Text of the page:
'Blood Brother' leads U.S. doc prizes
PARK CITY, Utah — “Fruitvale,” writer-director Ryan Coogler’s emotional, fact-based drama about the last day in the life of 22-year-old Bay Area shooting victim Oscar Grant, scored a double victory at the Sundance Film Festival on Saturday night, winning the grand jury prize and the audience award for U.S. dramatic features.
An early audience favorite that was scooped up for distribution by the Weinstein Co., “Fruitvale” is the first picture to sweep the top two prizes in the dramatic competition since 2009’s “Precious” (then titled “Push: Based on the Novel by Sapphire”).
In another double-fisted win, “Blood Brother,” helmer Steve Hoover’s study of American activist Rocky Braat’s work on behalf of an AIDS-afflicted community in India, swept the grand jury prize and audience award for U.S. documentaries.
This marks the first time that both a U.S. drama and a U.S. documentary have scored the top two prizes in their respective categories since 2006, when “Quinceanera” and “God Grew Tired of Us” were the big winners.
By contrast, no entry in the World Cinema competitions drew more than one award. Grand jury prizes were presented to “Jiseul,” Muel O’s dramatization of a 1948 massacre of civilians by the South Korean army, and “A River Changes Course,” Kalyanee Mam’s study of the crippling effects of deforestation, overfishing and debt on present-day Cambodia.
Aud nods for international features were voted to “The Square,” Jehane Noujaim’s documentary about the ongoing Egyptian Revolution, and “Metro Manila,” Sean Ellis’ drama about a Filipino family’s move from the rice fields to the titular city.
In a U.S. dramatic competition where a notable eight of 16 films were directed by women, two female filmmakers came away with prizes: TV writer Jill Soloway drew the directing award for her dark comedy “Afternoon Delight,” while actress-helmer Lake Bell received the Waldo Salt screenwriting prize for “In a World … ,” a comedy set in the world of Hollywood voice talent. An equivalent screenwriting prize in the World Cinema category was given to Barmak Akram for “Wajma (An Afghan Love Story),” about the fallout of a Kabul girl’s unwanted pregnancy.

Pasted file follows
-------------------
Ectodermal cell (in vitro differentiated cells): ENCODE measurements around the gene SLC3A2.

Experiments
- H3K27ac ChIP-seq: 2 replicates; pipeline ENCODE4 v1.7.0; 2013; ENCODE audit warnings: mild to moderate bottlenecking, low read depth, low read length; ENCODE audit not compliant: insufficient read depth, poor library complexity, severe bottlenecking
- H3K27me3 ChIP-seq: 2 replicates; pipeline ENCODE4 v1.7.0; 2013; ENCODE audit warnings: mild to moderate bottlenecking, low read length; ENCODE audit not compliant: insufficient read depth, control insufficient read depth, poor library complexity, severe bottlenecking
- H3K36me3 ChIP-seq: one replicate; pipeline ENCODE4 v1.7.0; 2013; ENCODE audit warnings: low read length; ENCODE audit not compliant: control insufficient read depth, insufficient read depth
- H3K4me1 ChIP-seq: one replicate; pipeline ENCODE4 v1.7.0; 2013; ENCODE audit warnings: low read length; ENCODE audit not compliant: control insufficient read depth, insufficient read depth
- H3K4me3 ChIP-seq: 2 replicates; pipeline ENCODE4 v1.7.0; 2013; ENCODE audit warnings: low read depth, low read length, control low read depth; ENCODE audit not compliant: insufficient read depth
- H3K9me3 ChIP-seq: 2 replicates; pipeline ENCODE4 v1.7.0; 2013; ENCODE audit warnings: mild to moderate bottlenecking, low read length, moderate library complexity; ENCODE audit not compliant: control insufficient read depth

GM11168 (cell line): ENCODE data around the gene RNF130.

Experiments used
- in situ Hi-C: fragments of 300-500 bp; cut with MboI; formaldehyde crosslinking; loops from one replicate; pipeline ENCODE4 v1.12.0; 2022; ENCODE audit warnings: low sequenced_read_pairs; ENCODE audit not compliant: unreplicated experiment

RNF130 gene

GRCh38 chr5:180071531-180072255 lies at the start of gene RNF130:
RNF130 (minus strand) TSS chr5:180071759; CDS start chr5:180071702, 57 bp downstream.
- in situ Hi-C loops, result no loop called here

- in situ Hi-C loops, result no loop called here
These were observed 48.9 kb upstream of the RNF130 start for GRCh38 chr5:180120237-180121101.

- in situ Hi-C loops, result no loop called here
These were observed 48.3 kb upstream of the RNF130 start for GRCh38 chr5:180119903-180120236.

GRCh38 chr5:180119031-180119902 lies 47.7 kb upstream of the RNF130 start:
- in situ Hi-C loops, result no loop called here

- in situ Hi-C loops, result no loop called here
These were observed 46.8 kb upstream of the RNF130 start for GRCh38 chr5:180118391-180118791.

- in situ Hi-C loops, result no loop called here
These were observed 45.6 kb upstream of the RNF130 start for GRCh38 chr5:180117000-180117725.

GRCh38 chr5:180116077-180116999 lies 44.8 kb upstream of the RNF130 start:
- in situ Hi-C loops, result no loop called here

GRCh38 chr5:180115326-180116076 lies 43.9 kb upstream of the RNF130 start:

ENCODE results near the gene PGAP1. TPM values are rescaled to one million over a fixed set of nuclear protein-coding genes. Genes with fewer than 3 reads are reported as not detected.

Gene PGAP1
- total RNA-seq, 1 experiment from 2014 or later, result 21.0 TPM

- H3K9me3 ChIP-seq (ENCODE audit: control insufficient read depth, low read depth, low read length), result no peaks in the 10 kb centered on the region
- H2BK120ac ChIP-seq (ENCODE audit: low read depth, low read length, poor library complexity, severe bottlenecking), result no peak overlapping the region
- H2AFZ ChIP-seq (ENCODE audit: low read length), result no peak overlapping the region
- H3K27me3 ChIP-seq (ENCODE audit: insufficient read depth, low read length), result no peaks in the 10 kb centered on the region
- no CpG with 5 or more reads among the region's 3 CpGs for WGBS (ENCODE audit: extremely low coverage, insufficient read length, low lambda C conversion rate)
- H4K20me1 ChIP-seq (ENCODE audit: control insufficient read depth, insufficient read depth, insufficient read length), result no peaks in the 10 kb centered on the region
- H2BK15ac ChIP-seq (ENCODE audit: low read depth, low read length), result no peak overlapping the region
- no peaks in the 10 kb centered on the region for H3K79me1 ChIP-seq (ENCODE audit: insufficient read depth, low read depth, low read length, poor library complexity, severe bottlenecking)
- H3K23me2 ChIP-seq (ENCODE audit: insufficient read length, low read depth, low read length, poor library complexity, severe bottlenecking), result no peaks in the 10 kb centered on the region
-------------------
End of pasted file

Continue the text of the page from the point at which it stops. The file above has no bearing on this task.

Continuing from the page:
For American docs, the directing award was given to Zachary Heinzerling for “Cutie and the Boxer,” his chronicle of the 40-year marriage of boxing painter Ushio Shinohara and his wife, Noriko. World Cinema helming honors were voted to Georgian helmer Tinatin Gurchiani for “The Machine Which Makes Everything Disappear,” her documentary about a casting call in her native country, and Chile’s Sebastian Silva for his drug-fueled road-trip movie “Crystal Fairy and the Magical Cactus & 2012.”
Multiple special jury prizes were presented in the U.S. competitions. In the dramatic field, actors Miles Teller and Shailene Woodley drew laurels for their performances in James Ponsoldt’s high-school drama “The Spectacular Now,” while Shane Carruth and Johnny Marshall were cited for their sound-design work on “Upstream Color,” which Carruth also wrote and directed. Jacob Kornbluth’s “Inequality for All” and Joe Brewster and Michele Stephenson’s “American Promise” shared the special jury awards for U.S. documentary.
The World Cinema special jury prizes went to “Circles,” Serbian helmer Srdan Golubovic’s multistranded drama, and “Pussy Riot: A Punk Prayer,” Mike Lerner and Maxim Pozdorovkin’s pic about the titular Russian band’s recent travails.